True, but it also speaks to a certain lack of forethought on the part of the creators. On a most basic level, if you want to suggest/hint that two characters may be romantically involved, you could at the very least put them in the same room or let them have a conversation more than once a season. If Asami had been a more prominent character in the later seasons, and if her initial friendship with Korra had been expanded upon rather than punting her off to various locations over and over, the end result could have been a brilliant, subversive move. But as it stands I feel like that moment is always going to be tarnished because of how incongruous it was to the story, how transparently artificial it was.


#8

I generally like subtlety in media. It’s a big part of what I liked about for example Terry Pratchett as an author, that I could be reading a book for a third time and go “ohhh I just got a joke”. It made it even more noticeable in his last few books as his Alzheimer’s got worse - characters who used to say one clever line with three meanings suddenly started page-long monologues explaining their thought process.

As mentioned earlier though, when it comes to representation-related issues people seem to prefer it the more explicit the better, maybe because there’s such a lack of meaningful representation in a lot of areas that people would prefer it to be loud and proud. If there were prominent gay characters everywhere then J. K. Rowling mentioning things like Dumbledore’s sexuality as an aside in some panel Q&A somewhere instead of explicitly in the text of the books wouldn’t feel like as big of a deal.


#9

If you want to be subtle in your artistic endeavors then you have to accept that some people aren’t going to see what you’re going for and others will wish you’d been more explicit.


#10

Sometimes I long for open, flamboyant expressions of alternative lifestyles. Would it be so hard to make a movie where two men are just obviously, joyously in love? And not even in movies that are about two men being in love. I want an action movie where the hero has to rescue his boyfriend.


#11

So… warning for child abuse, because I’m gonna talk about Lolita

I get really frustrated with discussion about this book because I find it to honestly be really well written and a smart novel, even though I totally understand why someone would not like it at all. I totally think distaste for this novel is valid, and critique of the subject matter, too, and I’m frequently more concerned with the positive reception of the book. The problem is, a lot of readers don’t pick up on how Nabakov was making out Humbert Humbert as a monster. Just being a fucking child molester is awful, but he’s also a manipulative, unempathetic jerk. A teacher of mine once said he never plans on reading the book, because someone he knew once used read it as “how great it would be to date a minor.” Fucking disgusting. Point being: Nabakov wrote Humbert in a way that Humbert himself would have wanted, which is to say, he doesn’t write about himself as if he is a monster. Because of this, despite the fact that anyone reading in between the lines would see how awful a human he is, people still perceive it as a romance. In his subtlety (even though the first chapter kind of condemns the narrator) I think Nabakov inadvertently caused not only misinterpretation but also disgusting behavior and worldviews. Ugh.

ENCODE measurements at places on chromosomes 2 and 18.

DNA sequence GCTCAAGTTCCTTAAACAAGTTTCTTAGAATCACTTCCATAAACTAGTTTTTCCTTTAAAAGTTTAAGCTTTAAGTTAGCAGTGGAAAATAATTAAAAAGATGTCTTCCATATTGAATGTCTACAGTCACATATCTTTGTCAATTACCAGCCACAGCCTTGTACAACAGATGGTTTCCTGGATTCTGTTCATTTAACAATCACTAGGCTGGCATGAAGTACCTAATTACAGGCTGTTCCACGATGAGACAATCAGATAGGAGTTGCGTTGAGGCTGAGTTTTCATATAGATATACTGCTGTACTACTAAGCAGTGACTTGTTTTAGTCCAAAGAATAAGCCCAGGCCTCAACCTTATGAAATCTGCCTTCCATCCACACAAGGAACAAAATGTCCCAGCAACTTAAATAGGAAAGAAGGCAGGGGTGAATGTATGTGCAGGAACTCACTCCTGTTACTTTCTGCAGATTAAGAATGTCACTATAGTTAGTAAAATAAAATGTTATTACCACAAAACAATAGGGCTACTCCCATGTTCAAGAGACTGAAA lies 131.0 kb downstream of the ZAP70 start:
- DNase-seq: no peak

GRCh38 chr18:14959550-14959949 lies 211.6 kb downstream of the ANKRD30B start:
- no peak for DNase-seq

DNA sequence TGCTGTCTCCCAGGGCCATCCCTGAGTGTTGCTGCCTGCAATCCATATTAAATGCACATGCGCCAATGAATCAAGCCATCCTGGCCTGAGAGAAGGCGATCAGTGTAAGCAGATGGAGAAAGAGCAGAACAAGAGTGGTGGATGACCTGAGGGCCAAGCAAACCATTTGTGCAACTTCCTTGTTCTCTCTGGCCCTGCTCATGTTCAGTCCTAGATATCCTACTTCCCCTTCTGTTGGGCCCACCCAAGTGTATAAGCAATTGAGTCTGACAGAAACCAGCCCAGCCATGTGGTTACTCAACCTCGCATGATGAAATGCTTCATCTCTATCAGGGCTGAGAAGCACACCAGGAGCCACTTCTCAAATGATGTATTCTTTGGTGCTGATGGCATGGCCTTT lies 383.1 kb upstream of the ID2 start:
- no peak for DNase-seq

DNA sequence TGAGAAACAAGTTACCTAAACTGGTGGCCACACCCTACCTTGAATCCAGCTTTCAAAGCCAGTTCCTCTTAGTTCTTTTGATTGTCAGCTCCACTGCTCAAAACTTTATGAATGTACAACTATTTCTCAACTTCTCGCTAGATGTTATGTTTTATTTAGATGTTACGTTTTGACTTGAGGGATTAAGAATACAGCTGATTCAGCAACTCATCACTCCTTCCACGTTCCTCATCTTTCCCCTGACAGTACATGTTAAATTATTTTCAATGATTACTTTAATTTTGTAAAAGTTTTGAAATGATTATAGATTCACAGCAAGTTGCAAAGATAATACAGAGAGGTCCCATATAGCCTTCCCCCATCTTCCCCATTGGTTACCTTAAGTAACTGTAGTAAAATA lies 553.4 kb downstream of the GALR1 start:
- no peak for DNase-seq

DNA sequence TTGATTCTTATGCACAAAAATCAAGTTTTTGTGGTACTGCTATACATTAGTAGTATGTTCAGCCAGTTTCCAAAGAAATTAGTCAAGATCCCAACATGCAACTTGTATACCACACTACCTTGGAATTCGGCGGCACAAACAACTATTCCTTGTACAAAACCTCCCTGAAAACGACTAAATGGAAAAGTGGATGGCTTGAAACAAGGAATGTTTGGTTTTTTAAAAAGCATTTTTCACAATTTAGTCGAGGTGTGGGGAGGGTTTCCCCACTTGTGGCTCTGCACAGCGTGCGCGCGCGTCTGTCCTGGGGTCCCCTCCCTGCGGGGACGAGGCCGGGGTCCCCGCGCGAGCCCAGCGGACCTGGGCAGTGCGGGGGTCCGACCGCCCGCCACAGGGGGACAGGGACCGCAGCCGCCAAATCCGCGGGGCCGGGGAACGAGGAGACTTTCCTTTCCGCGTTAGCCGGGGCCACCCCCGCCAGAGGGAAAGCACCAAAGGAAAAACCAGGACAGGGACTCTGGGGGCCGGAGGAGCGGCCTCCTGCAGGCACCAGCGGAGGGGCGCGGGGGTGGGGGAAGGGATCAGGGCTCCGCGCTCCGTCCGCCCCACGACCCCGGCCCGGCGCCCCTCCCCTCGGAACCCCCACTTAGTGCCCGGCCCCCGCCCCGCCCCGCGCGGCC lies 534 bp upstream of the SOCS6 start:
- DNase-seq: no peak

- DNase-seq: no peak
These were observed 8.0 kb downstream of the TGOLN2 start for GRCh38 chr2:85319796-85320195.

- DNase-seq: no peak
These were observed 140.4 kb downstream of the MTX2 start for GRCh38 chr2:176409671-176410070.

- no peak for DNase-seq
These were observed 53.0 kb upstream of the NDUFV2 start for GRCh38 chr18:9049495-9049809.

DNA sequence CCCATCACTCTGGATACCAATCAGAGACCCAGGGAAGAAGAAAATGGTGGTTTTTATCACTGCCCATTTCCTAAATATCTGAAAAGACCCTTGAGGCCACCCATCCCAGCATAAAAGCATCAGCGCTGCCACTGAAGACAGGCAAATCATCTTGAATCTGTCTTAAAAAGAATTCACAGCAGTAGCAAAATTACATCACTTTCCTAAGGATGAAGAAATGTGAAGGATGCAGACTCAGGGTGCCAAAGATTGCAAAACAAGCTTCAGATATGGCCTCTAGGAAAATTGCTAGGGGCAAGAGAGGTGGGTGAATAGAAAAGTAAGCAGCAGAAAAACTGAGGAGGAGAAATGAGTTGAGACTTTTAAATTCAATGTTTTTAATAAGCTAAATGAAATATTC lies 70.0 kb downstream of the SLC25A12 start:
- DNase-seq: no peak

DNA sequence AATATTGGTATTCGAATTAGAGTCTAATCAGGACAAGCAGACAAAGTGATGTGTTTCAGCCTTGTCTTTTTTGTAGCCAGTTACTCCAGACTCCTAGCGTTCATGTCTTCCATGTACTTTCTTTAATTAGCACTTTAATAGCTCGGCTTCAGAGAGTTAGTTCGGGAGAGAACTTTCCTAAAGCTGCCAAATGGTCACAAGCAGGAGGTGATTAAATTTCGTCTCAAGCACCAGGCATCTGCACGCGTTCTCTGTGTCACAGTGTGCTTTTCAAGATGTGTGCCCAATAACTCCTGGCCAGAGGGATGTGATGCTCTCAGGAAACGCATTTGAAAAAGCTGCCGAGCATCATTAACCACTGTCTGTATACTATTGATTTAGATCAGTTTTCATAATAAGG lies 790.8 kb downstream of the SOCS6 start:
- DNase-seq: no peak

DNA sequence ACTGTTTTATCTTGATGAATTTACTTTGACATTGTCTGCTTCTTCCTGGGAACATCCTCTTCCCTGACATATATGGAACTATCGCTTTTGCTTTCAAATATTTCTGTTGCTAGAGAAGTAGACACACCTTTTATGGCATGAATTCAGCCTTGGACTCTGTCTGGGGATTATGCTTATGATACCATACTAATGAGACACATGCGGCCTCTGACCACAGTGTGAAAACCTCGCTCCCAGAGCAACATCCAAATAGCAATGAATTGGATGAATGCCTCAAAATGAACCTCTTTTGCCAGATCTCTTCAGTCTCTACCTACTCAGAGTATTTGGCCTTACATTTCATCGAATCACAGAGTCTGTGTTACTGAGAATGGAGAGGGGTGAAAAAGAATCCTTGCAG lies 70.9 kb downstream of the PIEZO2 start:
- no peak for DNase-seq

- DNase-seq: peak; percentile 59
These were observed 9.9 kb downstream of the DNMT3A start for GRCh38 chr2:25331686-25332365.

So in this case, I think Nabakov took the subtlety a little too far.


#12

To partially paraphrase my stance on the subject:


But it’s tough, doing it right. I’d like to see more outward expression especially in queer relationships, but it depends on the type of story told I suppose. I remember the game Technobabylon from 2015 had a good quick line of dialogue where a character came out as trans which worked well enough for me, but not everything is going to have a way to make that happen well.


#13

Knowing very little about Legend of Korra or Harry Potter…